In the First Year, students meet basic concepts of anthroposophy, such as the evolution of consciousness; the human being as an evolving being of body, soul and spirit; thinking as a spiritual activity; the relationship of good and evil; the meaning of materialism in our time; and the ways and means for achieving self-discipline and self-knowledge.
In seminar classes, attention is paid to classroom review of weekly reading assignments. Students learn to recognize the deep philosophical underpinnings of the Waldorf curriculum and the unique calibration of the curriculum to the development of the child.
The focus on the “why” of Waldorf education provides the important context for the “how” (methods) which comes increasingly into focus during the second and third years.
Toward the end of the first year, the student spends three days observing in the class of an experienced Waldorf teacher. The student carefully observes one child and writes a study of that child, describing both the child and how the class teacher addressed the learning style of that particular child.
Classes in the First Year include, but are not limited to the following topics:
The Human Being and the Cosmos
Includes an introductory overview of anthroposophy. Rudolf Steiner texts studied: Becoming the Archangel Michael’s Companions (formerly The Younger Generation); Self-Consciousness, the Spiritual Human Being; and Spiritual Guidance of Humanity. By means of these three texts, as well as lectures and presentations, the student is introduced to a broad range of anthroposophical concerns.
The Nature of Thinking and the Potential for Ethical Individualism
The Philosophy of Freedom is one of Rudolf Steiner’s seminal books, and provides the basis for a new way of thinking about thinking itself. What is true freedom? What does it mean to leave others free? Such themes form the core of this major work, which is explored through classroom conversations
grounded in assigned readings.
Introduction to Waldorf Education
Local Waldorf teachers present Waldorf education in the kindergarten, grades and high school. Rudolf Steiner’s lecture cycle, The Kingdom of Childhood, is the basis for a thorough introduction to the principles of Waldorf pedagogy and the developmental stages of childhood upon which they are based. We also discuss topics such as the four temperaments, the twelve senses, writing before reading, from the whole to the part, mood as the basis of discipline, the teacher as authority, the teacher as artist.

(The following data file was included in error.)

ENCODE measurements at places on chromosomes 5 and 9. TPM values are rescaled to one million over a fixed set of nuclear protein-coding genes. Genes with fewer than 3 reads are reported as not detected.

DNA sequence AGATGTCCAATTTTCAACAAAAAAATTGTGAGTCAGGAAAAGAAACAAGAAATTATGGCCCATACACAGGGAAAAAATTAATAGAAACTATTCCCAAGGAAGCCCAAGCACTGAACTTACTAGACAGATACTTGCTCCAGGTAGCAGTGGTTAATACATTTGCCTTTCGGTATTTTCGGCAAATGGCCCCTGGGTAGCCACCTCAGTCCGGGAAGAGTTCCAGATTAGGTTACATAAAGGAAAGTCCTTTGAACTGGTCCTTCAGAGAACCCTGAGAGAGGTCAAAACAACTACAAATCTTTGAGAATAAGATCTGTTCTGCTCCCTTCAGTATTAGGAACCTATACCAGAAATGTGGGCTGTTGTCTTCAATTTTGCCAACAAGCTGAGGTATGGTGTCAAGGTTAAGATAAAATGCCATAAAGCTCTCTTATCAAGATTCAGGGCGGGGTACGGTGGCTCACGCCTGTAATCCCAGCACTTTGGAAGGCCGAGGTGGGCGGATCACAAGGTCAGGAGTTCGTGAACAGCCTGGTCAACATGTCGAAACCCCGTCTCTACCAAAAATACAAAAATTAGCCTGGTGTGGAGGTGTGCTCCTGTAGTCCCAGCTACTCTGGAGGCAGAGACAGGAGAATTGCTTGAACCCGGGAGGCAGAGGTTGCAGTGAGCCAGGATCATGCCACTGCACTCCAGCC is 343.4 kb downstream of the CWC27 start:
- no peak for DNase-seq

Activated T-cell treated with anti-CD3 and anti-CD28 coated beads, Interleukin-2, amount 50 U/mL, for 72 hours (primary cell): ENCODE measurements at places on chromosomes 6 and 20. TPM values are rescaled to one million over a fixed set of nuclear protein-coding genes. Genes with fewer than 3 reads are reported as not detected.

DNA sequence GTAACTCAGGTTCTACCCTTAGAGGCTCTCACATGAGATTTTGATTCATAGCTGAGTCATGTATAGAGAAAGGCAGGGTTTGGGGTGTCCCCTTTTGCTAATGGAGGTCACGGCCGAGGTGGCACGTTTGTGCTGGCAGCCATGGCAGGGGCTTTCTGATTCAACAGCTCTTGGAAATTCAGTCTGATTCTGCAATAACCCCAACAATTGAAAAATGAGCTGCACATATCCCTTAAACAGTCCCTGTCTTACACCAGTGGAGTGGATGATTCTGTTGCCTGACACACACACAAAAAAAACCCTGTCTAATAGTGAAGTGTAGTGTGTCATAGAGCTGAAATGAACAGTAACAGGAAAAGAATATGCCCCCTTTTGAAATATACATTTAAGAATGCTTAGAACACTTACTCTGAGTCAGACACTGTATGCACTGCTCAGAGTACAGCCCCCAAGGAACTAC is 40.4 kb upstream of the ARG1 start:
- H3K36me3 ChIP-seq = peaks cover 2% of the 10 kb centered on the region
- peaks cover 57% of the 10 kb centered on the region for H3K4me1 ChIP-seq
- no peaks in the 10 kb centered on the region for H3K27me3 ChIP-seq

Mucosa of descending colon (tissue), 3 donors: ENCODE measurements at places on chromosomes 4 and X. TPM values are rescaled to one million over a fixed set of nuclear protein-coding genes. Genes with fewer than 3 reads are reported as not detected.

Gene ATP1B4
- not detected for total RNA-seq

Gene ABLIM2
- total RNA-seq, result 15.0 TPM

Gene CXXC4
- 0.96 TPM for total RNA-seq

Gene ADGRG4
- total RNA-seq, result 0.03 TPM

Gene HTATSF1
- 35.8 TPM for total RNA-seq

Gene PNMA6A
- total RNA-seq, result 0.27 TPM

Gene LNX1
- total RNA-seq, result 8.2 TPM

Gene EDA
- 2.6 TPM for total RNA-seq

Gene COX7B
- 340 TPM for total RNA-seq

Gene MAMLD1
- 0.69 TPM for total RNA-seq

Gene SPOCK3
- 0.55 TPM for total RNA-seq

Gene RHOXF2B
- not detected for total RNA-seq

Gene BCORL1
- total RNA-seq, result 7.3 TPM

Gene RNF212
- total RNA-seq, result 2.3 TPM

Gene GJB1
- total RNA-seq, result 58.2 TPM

Studies in Human Culture and Evolution
Two epic stories — the drama of Faust’s struggle to forge a new society based on freedom and love, despite the relentless temptations of evil, and the great medieval epic about the simple knight Parzival who becomes Grail King — provide the context for far-ranging discussions about the triumphs of individual spiritual growth, freedom and destiny, the nature of sin, and much more. Taught in a combined class of first and second year students, Faust by Johann Wolfgang von Goethe and Parzival by Wolfram von Eschenbach are taught alternate years.
Each weekend includes either choir or recorder and one of the following: eurythmy, painting, form drawing, speech.
Language Arts in Grades 1- 8
An overview of the English curriculum, including reading, writing, grammar, poetry and literature. What do we teach, why do we teach it and how can it be taught through “living concepts”? This course includes opportunities for students to create classroom presentations.
History of Art
How the evolution of human consciousness can be traced in the painting, sculpture and architecture from ancient Egypt to the present day, along with the particular contribution of Rudolf Steiner as painter, sculptor and architect. Text: Art and Human Consciousness by Gottfried Richter.
Summer Session Arts Classes
These include: sculpture, eurythmy, creative writing as a tool for developing imagination and clarity of thought, and choir.